Borough works on wish list

Assembly to prioritize potential projects for Legislature

Posted: Wednesday, December 12, 2007

State lawmakers are urged to fix education funding, establish a workable municipal revenue sharing program, and appropriate money to cover the huge debt owed to state retirement systems in the latest draft of the Kenai Peninsula Borough's legislative wish list.

The Kenai Peninsula Borough Assembly is expected to adopt a final version at its Jan. 8 meeting and forward the document to the Legislature, which is due to convene Jan. 15.

At a minimum, the draft says, the Legislature should implement the recommendations of the Joint Legislative Education Funding Task Force that recently issued a report to the governor suggesting changes meant to improve public education in Alaska and provide school districts with more equitable and stable funding. Those recommendations have the support of the Kenai Peninsula Borough School District.

The borough asserts that a sustainable revenue sharing program providing reliable streams of state funding would improve public services like roads and emergency response and ease the load on property taxpayers.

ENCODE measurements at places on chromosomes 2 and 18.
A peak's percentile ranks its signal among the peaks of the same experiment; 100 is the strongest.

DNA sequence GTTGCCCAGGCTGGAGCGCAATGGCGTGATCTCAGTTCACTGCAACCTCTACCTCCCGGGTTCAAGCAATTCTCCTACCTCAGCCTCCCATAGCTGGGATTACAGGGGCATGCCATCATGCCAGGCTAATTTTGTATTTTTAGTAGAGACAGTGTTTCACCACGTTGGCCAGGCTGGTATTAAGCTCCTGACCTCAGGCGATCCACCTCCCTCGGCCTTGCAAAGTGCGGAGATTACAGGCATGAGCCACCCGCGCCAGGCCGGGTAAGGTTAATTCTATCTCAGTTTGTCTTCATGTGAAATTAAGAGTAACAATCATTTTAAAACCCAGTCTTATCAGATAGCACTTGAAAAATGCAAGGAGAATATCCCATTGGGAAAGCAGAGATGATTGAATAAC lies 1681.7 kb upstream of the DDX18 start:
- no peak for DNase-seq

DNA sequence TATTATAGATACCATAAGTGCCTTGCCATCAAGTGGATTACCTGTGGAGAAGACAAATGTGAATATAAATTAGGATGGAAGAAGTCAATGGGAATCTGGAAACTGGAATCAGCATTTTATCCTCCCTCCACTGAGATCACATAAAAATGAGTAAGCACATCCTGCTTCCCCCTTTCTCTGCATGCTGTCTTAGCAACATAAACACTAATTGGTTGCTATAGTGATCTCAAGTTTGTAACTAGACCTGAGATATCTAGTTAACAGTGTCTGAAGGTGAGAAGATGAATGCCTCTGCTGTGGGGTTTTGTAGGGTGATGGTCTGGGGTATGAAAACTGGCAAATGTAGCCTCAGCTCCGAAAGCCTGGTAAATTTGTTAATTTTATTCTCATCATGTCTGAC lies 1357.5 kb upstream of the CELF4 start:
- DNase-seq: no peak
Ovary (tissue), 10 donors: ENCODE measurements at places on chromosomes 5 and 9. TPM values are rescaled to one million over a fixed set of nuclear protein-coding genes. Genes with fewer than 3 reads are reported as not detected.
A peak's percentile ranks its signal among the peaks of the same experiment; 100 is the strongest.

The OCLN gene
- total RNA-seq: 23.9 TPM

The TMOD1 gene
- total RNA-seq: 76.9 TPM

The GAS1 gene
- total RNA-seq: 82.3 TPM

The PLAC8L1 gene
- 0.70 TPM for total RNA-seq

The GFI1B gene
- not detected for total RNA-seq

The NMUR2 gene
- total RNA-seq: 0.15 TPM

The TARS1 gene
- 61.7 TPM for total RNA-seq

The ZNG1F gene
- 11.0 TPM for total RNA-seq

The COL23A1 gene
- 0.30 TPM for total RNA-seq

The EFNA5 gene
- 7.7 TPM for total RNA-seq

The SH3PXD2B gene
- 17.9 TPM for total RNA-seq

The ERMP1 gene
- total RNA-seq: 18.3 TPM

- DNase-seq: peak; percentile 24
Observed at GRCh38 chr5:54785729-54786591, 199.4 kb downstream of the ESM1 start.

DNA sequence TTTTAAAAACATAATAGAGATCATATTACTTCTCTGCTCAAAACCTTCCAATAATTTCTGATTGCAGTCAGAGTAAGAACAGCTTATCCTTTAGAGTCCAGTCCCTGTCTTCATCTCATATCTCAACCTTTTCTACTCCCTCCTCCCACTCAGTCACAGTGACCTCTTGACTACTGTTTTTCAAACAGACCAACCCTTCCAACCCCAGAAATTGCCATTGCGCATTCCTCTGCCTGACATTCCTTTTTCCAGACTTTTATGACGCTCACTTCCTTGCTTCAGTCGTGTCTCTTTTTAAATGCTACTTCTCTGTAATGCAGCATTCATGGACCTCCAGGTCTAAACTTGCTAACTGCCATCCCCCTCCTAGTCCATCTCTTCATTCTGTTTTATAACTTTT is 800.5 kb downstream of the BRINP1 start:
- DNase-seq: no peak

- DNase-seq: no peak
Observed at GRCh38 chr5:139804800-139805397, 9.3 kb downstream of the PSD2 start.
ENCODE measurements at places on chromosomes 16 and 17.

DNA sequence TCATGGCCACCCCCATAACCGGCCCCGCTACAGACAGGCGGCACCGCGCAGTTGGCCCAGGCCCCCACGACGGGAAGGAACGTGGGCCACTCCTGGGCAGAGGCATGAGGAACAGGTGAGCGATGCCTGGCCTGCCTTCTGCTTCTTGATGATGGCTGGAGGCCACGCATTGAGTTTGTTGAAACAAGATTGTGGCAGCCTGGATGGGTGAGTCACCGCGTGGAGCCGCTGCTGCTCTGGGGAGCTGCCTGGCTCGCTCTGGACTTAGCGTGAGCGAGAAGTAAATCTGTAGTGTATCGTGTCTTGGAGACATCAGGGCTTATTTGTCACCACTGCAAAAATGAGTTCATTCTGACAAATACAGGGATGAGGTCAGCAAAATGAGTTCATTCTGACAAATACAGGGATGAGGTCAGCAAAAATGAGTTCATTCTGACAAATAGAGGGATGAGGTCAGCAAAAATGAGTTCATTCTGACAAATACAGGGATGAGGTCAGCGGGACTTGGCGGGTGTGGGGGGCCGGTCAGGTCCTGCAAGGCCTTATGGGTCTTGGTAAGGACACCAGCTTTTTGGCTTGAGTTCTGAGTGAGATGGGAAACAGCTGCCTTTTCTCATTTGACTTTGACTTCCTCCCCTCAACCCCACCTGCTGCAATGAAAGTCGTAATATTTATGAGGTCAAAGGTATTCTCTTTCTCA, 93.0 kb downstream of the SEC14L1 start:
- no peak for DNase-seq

Borough Mayor John Williams said Tuesday that he appreciated the fact that Gov. Sarah Palin had included $2.94 million in municipal assistance and revenue sharing in her budget released Monday.

"That's a million more than last year, but still less than the $3.7 million in Gov. Murkowski's budget the year before," he said.

Williams also said he was pleased to see the governor continued a community assistance program that shares oil revenues with municipalities and unincorporated villages, many of them within the borough. Under the governor's proposal, $75 million would be set aside and split between municipalities and unincorporated communities and could be used for any public purpose.

The borough wants lawmakers to adopt legislation that would cover 85 percent of the past service liability now owed to the state's Public Employees Retirement System and Teachers Retirement System, collectively known as PERS/TRS. Since 2001, the boroughs contributions to PERS have nearly tripled. Without state assistance in FY 2008, the PERS rate would have increased almost 500 percent since 2001, the borough said.